Megaupload closed because it wanted to become the new iTunes?

Megaupload closed because it wanted to become the new iTunes?

Since this morning, a rumor circulates on the Internet concerning the closure of Megaupload. According to some sources, the site was closed because it intended to open a new service, Megabox, which came to intermediaries (publishers, distributors), and revolutionized the industry by donating 90% of the profits to artists.

Here is a rumor that is cold in the back. According to what is said on the Internet, Kim Dotcom, the founder of Megaupload, has been working for a while on Megabox, a platform of the same genre as iTunes where artists could have offered their music as downloads (paid or free) . What is special about the service? He would have done without the majors and would have eliminated the intermediaries. Consumers would have bought the songs directly from the artists, who would have recovered 90% of the revenues. The perfectly legal offer would certainly have required some adjustments to the contracts of certain artists, but would certainly have been all the rage when we know the popularity of Megaupload. Kim Dotcom said a few weeks ago that "many deals were going to be announced with certain stars who were tired of the old business models imposed by record companies."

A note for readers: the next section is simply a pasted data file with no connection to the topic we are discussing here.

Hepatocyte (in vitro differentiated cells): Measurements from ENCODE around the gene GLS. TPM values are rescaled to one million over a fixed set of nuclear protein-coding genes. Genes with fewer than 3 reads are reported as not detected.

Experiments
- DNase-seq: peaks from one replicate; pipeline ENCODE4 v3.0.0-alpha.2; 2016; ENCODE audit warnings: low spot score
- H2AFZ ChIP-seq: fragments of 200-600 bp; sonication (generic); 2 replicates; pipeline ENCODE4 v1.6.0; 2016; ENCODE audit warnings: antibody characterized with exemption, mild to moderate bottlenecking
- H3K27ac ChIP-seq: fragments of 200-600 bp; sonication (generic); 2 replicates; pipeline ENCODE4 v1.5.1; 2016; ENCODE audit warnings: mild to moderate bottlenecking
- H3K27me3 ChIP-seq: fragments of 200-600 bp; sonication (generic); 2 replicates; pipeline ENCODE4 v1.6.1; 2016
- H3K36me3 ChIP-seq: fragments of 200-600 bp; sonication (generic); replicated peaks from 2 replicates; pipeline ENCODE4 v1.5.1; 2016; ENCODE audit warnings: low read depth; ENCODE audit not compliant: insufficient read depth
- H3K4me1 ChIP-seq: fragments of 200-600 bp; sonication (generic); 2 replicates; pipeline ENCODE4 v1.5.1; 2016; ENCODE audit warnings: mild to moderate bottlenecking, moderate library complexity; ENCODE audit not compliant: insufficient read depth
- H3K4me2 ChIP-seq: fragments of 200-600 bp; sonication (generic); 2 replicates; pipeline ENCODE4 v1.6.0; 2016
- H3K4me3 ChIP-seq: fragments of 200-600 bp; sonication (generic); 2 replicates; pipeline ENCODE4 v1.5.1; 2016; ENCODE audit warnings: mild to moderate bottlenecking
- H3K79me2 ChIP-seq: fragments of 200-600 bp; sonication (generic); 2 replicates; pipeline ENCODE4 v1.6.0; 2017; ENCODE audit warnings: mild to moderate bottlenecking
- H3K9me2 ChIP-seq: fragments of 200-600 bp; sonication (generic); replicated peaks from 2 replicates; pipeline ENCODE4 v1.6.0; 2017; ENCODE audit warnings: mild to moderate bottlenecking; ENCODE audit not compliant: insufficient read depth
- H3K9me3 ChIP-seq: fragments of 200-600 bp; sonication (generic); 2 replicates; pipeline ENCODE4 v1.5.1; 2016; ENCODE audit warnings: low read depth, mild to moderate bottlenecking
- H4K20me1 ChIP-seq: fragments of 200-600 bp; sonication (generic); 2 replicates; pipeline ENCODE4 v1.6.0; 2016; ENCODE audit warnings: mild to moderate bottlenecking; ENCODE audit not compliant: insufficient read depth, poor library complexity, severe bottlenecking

A month ago, Kim Dotcom confirmed his intention to enter legality by announcing his intention to directly compensate artists, whether they are singers or directors. This is how Megamovie also had to adapt to the standards by also offering remuneration for the content posted on the site. The system would have been up to beta tests and should apparently see the light of day in the coming weeks, which raises many questions about the arrest of Kim Dotcom who could very well have been eliminated due to the fear of labels, majors and others media. The fact remains that Megaupload has also benefited greatly from the illegality of certain downloads and that even admitting that the rumor is based on facts, has taken a long time to "legalize" its activities.

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(Source: TechCrunch)